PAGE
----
1. Path diagrams are supposed to be based on a piori theory as much as the models that researchers generate with the intention of being tested by any other method. I haven’t noticed any less theoretical development in research using SEM, but even if there is, there is nothing that prevents the researcher from creating a model based on a priori theory.

    2. Panel data can be handled by a technique called latent growth modeling. You might have to be clever to handle a probabilistic relationship.

    3. Yes, empirical support for an SEM model does not establish causality. But empirical support for *any* model does not establish causality. This is a critique of empirical research, not of any one technique such as SEM. Ironclad proof only exists in the world of deduction.

    4. Latent variables are in fact strange critters. However, our inability to measure a variable directly should not preclude us from attempting to conduct research. Otherwise, empirical research is limited making claims like “X makes people fill out a response on a survey.” The reader must then assume that the response is indicative of happiness. It is better to go ahead and make the claim “X makes people happy” and use a technique like factor analysis to give the consumer of the research a basis for evaluating whether the survey items really do respresent happiness or not.
    (Note that the researcher must still come up with a clear definition of happiness. I do not know if the happiness research does this or not. My point is that latent variables cannot be rejected wholesale.)

  • 2. Fabio Rojas  |  9 July 2006 at 9:23 pm

    Resistance to latent variables, and SEM more generally, is bizarre. Path diagrams ad hoc? Not in principle – a good researcher will have a good reason for each link in the diagram. Any statistical technique is ad hoc in the wrong hands.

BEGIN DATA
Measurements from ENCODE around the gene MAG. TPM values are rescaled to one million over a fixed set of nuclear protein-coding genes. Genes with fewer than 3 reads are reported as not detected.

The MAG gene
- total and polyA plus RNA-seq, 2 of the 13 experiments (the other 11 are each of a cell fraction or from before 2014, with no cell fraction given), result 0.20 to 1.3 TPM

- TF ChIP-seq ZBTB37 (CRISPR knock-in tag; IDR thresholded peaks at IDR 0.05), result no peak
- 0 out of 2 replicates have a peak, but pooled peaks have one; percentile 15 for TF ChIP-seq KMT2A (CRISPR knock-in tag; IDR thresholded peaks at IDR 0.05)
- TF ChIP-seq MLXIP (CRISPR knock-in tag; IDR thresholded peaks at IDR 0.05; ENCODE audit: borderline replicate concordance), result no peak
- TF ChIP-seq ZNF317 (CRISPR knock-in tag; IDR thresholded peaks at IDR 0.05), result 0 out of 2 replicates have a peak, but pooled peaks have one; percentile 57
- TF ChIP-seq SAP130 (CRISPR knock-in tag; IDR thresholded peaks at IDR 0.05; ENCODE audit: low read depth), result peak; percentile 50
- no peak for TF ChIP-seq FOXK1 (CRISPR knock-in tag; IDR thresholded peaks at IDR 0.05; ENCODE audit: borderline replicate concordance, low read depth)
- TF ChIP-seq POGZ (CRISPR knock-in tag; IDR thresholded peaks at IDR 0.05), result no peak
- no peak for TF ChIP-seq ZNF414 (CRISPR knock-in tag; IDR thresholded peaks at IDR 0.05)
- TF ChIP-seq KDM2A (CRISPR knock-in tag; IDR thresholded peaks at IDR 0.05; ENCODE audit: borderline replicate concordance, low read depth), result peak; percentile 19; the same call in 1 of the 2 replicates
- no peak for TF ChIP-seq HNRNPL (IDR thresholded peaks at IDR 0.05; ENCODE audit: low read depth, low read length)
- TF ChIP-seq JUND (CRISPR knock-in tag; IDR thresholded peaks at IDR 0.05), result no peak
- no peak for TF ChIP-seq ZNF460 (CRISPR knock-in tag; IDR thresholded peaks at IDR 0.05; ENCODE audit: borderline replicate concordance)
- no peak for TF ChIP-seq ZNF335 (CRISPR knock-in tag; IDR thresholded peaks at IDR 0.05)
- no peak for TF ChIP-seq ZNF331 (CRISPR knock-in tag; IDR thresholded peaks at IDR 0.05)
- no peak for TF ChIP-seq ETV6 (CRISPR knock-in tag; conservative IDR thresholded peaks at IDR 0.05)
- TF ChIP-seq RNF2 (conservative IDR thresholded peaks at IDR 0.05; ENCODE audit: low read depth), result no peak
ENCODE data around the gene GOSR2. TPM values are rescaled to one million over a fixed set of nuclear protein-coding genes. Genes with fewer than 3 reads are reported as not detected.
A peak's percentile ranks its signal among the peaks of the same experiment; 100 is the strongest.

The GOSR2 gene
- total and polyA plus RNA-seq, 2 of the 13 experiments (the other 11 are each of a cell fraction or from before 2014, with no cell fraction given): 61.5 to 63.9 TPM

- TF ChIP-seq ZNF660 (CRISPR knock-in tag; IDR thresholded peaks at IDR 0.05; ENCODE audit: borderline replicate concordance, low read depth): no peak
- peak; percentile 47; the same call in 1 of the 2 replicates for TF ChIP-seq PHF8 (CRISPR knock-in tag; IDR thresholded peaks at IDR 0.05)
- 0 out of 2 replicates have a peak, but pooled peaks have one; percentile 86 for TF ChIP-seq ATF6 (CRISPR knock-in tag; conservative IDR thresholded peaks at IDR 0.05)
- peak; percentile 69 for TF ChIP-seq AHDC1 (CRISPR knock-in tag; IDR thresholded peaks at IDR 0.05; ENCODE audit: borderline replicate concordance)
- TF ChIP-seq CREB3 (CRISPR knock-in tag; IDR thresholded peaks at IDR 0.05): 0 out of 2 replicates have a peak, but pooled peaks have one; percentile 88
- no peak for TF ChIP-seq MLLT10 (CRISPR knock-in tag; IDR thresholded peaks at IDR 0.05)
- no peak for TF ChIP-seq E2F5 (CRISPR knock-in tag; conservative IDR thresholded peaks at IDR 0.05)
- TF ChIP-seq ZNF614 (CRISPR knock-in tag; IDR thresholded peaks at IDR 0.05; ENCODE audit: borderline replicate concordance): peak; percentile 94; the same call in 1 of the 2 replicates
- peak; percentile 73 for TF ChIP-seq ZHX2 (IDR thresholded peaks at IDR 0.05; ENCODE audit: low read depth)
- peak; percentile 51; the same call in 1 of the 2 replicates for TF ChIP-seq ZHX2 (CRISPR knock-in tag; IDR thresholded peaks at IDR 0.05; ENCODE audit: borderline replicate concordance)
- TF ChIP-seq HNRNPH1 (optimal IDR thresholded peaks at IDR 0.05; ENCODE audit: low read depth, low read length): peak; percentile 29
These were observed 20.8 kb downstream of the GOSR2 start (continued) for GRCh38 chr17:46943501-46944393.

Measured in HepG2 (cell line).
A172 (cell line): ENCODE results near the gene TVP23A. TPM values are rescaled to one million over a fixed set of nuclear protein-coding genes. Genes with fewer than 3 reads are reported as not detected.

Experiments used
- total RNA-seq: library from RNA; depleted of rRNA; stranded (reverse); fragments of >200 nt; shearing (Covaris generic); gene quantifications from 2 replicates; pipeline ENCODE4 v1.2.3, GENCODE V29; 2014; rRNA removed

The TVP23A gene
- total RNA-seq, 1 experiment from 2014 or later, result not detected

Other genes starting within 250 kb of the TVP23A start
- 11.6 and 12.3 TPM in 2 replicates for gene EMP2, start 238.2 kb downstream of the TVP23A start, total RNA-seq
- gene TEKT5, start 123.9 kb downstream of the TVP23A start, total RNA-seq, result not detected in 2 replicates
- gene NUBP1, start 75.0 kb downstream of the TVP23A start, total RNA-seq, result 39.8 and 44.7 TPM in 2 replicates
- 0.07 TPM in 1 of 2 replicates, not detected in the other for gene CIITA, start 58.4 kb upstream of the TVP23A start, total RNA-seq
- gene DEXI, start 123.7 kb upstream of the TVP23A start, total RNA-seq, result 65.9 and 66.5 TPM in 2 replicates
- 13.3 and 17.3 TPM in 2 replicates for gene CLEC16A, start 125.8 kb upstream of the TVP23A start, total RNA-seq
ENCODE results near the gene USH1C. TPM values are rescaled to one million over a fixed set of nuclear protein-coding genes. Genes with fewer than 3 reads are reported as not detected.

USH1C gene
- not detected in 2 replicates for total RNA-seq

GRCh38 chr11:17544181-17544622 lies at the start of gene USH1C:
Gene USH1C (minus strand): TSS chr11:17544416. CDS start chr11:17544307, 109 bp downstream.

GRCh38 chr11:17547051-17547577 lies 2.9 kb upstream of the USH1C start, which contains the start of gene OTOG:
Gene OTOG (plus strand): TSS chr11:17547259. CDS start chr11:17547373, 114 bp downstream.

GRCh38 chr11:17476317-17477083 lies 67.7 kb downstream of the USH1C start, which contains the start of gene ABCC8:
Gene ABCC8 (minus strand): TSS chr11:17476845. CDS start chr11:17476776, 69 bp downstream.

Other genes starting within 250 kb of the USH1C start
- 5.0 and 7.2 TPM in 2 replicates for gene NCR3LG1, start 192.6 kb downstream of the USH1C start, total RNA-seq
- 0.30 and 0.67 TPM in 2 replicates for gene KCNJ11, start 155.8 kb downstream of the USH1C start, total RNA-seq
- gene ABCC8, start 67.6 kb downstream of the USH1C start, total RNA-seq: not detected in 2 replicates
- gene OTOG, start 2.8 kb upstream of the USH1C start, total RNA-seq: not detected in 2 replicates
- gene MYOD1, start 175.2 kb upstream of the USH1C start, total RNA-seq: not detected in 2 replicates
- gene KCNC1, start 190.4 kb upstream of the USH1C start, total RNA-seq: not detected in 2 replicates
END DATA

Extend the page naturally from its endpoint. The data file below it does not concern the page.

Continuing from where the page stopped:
Undefined latent variables? Not a problem either – there are lots of variables in life that are hard to precisely define, but we can measure anyway. Intelligence, healthiness, athleticism, creativity, etc. You can’t easily define any of these, but if they exist, they should be associated with a bundle of similar variables. (e.g., high IQ means you answer lots of test questions correctly)

    This is where good statistics comes into play – you treat your latent variable as a hypothesis and SEM can tell you if indeed the data support the hypothesis of a single latent variable affecting all your measurable variables.

    Economists resistance to SEM is just a sign of the weird intellectual culture in that profession. The economists learn one tool and do it to death and seem completely blind to anything else. It’s very strange.

    Their statistics courses deal almost exclusively with OLS and a little time series. Mention something as simple as ANOVA and they stare at you blindly. Factor analysis? Never heard of it. Clustering? Don’t even go there. Log linear modeling? Might as well be Greek.